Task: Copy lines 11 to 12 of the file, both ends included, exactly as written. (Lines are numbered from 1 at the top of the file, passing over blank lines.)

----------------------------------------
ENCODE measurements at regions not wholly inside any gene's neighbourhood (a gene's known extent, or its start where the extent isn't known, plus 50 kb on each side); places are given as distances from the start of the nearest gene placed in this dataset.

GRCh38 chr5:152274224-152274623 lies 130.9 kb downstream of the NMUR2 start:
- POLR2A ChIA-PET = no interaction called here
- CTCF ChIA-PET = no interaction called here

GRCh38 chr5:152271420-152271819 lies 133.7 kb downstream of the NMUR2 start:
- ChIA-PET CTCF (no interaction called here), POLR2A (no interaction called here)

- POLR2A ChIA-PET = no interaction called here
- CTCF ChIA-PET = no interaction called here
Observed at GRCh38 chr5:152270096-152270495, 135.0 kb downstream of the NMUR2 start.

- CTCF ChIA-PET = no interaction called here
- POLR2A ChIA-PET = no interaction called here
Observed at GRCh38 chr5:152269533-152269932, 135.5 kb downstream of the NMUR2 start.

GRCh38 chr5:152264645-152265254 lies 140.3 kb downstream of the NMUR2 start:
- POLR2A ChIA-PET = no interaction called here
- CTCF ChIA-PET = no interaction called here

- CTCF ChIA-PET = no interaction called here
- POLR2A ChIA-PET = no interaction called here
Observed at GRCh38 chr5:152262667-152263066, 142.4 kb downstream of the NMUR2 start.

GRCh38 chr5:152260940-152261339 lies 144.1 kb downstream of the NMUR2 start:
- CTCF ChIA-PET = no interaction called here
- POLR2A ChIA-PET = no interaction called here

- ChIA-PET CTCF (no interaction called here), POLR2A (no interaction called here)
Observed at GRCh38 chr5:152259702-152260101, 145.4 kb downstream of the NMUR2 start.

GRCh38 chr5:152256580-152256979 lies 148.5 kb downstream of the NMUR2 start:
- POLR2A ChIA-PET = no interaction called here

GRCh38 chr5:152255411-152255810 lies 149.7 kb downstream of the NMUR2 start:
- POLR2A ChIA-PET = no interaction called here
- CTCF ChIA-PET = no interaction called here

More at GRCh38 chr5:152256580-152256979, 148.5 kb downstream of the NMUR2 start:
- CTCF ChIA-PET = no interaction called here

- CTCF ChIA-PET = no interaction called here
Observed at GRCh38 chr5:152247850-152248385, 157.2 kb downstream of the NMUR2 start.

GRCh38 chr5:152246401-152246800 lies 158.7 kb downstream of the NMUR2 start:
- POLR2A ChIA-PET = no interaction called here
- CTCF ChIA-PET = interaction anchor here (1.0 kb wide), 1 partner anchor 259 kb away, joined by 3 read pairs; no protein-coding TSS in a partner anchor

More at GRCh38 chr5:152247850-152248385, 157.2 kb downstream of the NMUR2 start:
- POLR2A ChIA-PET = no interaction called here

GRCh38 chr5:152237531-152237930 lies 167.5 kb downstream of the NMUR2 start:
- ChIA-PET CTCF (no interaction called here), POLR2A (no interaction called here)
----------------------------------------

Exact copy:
- POLR2A ChIA-PET = no interaction called here
Observed at GRCh38 chr5:152269533-152269932, 135.5 kb downstream of the NMUR2 start.